This thesis seeks to bring attention to the ways in which the effects of hate speech--specifically racialized hate speech--transcends digital platforms. It will begin by connecting the phenomenon of racialized hate speech on Facebook to specific psychological tendencies that the company consciously amplifies for its own financial benefit. The first chapter interrogates the common narrative that violent rhetoric indicates a flaw in the platform’s design, instead arguing that proliferation of such content is encouraged by Facebook’s algorithm. From there, the second chapter examines what happens when a technology giant leverages human psychology for corporate greed. A true worst-case scenario, the Rohingya genocide in Myanmar elucidates Facebook’s negligent behavior and illustrates the consequences of failing to proactively mitigate hate speech. Finally, the third chapter discusses existing and proposed efforts to regulate Facebook and similar platforms. As an issue that encompasses ethical dilemmas, policy predicaments, and business implications, reducing the prevalence of racialized hate speech on Facebook poses challenges for all regulatory actors, from the United Nations, to sovereign states, to the corporation itself. In the end, the most effective means of protecting human rights on digital networks may not rest upon the United Nations, nor individual nations, nor private corporations, but upon social media users themselves.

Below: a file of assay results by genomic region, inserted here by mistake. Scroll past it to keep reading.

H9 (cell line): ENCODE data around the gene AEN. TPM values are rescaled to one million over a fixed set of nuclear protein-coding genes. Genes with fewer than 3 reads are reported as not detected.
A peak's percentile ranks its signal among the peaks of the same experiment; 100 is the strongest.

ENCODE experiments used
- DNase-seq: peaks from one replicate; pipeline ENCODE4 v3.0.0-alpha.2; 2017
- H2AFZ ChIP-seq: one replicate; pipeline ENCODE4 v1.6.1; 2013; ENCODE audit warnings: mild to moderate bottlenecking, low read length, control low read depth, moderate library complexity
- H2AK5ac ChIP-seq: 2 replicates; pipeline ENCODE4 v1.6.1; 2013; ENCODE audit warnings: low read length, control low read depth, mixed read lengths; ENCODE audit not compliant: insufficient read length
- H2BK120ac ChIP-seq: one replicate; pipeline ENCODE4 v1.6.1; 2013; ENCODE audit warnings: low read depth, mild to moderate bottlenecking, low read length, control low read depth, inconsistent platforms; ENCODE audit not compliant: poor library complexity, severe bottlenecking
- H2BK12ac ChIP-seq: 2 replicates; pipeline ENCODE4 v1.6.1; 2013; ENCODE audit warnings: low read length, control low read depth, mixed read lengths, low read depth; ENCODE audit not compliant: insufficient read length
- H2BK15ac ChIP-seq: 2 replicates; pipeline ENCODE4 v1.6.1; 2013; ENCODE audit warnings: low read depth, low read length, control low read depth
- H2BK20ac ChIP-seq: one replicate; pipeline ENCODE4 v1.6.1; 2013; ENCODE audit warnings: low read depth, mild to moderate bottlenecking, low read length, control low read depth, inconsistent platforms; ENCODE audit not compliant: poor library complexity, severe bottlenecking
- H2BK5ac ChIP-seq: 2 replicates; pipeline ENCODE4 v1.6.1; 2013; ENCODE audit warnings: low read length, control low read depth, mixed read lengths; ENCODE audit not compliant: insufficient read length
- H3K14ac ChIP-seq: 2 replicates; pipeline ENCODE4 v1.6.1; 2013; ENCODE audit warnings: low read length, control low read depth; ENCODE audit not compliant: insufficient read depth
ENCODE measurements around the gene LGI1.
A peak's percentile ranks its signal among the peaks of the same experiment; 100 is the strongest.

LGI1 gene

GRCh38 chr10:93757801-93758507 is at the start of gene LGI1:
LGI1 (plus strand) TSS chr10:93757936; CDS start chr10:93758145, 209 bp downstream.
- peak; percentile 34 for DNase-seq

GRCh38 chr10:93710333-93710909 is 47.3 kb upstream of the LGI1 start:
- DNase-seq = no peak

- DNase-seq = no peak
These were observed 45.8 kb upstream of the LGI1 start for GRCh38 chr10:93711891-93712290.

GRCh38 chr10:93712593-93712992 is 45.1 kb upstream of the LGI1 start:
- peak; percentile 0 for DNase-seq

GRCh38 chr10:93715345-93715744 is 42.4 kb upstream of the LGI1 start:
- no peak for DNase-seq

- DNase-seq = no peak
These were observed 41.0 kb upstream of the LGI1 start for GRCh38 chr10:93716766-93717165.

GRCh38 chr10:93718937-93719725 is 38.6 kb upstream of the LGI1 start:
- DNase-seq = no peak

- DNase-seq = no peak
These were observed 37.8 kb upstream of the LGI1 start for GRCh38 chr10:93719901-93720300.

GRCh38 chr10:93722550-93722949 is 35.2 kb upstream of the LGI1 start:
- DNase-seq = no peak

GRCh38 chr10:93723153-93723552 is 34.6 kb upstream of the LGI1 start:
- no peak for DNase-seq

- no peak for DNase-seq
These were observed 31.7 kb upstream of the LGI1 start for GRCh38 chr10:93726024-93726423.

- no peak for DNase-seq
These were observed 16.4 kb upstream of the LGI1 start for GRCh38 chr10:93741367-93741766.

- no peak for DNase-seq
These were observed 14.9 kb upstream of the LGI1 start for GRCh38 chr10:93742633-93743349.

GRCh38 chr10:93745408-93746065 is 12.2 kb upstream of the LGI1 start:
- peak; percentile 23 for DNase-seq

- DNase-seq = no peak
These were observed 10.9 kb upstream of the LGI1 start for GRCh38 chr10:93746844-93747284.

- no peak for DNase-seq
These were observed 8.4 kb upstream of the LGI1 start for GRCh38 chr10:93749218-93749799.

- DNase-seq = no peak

Herrick, Katherine, "Breaking Things: Origins and Consequences of Racialized Hate Speech on Facebook" (2022). International Studies Honors Projects. 39.
Communication Technology and New Media Commons, Gender, Race, Sexuality, and Ethnicity in Communication Commons, International and Area Studies Commons, Science and Technology Policy Commons, Social Justice Commons, Social Media Commons
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